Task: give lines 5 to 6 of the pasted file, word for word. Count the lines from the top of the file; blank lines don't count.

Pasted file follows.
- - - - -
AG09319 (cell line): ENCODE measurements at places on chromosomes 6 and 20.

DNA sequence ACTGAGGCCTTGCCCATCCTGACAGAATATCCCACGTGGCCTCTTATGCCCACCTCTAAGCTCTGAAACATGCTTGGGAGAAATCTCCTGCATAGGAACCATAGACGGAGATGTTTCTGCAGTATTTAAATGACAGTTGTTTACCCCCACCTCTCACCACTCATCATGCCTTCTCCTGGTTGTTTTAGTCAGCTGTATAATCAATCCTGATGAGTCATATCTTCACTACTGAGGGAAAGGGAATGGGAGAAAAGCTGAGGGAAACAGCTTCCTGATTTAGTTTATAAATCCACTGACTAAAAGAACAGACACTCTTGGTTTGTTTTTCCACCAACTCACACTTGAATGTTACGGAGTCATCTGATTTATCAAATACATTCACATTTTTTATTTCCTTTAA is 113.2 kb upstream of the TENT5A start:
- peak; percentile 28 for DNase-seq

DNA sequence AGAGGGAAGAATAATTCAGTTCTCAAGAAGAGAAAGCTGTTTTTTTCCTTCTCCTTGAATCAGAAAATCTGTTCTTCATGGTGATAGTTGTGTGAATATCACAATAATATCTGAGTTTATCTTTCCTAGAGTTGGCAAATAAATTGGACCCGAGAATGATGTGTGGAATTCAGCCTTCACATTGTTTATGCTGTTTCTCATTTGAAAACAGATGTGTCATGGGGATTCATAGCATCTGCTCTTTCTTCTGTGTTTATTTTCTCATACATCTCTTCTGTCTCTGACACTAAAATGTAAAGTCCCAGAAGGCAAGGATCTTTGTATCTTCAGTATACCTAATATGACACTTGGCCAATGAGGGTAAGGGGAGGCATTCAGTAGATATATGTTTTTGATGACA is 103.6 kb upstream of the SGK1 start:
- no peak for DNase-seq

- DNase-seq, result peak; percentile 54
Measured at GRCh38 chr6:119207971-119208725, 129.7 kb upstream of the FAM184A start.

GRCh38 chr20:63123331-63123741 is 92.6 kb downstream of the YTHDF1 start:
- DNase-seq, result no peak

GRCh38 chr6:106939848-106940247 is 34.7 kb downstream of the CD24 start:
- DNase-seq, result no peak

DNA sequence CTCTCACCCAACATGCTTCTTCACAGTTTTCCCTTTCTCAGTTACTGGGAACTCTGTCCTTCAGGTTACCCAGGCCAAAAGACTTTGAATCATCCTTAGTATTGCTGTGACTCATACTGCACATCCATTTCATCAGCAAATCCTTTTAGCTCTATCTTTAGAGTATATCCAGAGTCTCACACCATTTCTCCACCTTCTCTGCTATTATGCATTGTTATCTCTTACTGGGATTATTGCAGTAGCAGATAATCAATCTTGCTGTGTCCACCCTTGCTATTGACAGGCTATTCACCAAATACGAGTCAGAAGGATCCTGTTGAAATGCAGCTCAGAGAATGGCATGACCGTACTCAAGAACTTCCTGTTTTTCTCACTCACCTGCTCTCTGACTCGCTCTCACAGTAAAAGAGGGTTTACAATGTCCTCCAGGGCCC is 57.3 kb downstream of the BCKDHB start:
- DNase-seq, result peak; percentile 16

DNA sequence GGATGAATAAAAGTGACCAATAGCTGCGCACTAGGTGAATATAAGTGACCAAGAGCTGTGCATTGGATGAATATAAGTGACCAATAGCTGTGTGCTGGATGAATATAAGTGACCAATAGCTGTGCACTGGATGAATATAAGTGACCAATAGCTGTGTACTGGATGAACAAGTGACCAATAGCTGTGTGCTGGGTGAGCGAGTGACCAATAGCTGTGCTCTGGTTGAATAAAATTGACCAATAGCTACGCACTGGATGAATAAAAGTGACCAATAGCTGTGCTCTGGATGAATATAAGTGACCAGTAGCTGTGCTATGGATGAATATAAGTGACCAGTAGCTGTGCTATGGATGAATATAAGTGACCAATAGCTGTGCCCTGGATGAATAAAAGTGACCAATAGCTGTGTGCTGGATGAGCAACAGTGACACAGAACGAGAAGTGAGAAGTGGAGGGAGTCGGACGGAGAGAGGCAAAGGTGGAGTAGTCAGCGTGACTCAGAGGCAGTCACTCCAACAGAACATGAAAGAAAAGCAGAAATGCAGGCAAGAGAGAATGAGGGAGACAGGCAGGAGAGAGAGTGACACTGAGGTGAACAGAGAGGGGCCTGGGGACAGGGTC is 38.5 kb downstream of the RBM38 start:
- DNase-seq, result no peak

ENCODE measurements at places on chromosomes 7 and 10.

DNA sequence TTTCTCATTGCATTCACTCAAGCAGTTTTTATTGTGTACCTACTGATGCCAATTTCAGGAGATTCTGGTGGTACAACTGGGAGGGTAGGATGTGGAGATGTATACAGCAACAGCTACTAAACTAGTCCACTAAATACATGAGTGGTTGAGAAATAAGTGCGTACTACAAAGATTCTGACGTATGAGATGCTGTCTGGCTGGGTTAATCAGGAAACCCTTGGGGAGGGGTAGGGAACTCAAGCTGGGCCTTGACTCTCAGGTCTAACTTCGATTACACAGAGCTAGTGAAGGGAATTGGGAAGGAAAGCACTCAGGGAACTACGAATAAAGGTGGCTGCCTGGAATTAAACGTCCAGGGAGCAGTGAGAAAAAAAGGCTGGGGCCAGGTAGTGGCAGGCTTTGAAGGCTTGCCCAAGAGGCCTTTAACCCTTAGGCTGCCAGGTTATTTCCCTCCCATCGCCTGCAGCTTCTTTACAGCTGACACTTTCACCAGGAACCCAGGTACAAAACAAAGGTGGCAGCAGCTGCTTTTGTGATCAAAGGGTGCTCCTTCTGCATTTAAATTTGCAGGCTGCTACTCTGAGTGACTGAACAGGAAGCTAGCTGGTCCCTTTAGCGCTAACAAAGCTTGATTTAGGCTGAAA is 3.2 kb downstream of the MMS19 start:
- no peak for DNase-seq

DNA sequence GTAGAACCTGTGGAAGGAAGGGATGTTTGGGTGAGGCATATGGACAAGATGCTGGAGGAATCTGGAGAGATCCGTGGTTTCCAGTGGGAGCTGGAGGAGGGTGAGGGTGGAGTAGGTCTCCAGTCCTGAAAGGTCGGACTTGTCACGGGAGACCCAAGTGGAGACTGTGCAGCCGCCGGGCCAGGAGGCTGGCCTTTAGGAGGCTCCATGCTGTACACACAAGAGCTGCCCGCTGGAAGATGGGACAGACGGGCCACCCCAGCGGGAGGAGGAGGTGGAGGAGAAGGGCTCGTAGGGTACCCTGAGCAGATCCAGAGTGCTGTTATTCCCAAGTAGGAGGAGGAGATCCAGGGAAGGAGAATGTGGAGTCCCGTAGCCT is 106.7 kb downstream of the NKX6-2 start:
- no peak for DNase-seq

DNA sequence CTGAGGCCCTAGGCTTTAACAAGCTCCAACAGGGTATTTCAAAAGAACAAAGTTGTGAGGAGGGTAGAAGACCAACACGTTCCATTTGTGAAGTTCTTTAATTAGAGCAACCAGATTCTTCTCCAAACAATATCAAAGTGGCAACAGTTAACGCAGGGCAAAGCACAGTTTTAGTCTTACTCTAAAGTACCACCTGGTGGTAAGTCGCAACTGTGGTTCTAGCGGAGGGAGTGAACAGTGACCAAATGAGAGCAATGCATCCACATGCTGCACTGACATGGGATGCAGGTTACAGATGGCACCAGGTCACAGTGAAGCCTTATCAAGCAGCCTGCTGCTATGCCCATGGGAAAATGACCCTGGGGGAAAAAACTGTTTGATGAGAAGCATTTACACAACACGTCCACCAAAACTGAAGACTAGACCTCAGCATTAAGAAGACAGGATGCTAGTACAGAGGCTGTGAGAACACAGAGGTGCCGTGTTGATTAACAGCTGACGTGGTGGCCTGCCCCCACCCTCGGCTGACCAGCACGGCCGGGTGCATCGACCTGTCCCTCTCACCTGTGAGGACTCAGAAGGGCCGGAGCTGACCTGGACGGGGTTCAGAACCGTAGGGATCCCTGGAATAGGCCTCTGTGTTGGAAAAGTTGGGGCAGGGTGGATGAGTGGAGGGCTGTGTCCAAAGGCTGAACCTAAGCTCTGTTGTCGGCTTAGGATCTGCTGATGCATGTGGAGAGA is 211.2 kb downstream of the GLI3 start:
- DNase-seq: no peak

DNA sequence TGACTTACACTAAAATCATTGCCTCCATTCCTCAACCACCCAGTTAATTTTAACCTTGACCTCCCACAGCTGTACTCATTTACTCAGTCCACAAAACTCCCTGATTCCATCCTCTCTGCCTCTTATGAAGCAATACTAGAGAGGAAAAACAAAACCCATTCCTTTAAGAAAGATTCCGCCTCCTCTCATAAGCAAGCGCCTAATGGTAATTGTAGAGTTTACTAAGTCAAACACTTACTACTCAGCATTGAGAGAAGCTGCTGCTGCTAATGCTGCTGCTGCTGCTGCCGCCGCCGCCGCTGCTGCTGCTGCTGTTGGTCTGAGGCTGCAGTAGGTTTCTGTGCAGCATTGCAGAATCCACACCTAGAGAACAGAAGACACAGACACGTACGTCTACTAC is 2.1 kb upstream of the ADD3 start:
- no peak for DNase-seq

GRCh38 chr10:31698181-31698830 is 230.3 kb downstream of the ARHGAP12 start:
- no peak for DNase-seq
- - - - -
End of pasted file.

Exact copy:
- no peak for DNase-seq

- DNase-seq, result peak; percentile 54